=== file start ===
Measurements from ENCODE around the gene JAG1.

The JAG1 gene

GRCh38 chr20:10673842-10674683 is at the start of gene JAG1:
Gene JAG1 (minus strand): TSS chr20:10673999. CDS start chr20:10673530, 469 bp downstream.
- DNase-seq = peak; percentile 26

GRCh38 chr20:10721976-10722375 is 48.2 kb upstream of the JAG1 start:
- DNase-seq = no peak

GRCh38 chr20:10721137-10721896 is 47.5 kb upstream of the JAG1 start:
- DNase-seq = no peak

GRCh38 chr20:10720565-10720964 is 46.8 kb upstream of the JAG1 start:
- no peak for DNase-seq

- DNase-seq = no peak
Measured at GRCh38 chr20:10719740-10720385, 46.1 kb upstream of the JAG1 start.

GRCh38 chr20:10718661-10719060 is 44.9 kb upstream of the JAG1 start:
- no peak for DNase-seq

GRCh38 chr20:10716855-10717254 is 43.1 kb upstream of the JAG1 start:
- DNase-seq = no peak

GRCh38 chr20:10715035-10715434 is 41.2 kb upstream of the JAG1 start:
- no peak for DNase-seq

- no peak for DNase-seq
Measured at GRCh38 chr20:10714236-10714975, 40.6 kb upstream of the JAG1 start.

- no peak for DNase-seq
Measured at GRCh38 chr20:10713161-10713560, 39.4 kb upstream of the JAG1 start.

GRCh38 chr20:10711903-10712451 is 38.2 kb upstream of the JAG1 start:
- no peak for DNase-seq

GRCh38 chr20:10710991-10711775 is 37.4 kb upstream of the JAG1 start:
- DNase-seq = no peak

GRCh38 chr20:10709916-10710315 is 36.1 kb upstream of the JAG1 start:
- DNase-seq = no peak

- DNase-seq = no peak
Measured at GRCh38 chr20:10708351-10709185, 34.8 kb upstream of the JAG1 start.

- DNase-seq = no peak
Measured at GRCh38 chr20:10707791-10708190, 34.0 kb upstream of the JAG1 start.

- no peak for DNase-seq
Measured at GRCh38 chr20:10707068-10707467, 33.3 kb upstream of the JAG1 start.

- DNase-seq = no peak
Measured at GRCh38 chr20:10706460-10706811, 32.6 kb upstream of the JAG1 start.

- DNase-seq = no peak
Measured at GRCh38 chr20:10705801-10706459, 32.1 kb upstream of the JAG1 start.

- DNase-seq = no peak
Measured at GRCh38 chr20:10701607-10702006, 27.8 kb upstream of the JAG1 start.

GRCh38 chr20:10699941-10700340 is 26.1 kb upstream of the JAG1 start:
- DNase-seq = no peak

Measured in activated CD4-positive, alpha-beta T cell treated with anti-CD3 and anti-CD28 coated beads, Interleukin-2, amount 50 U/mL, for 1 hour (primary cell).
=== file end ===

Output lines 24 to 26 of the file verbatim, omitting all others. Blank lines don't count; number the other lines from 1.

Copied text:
GRCh38 chr20:10711903-10712451 is 38.2 kb upstream of the JAG1 start:
- no peak for DNase-seq

GRCh38 chr20:10710991-10711775 is 37.4 kb upstream of the JAG1 start: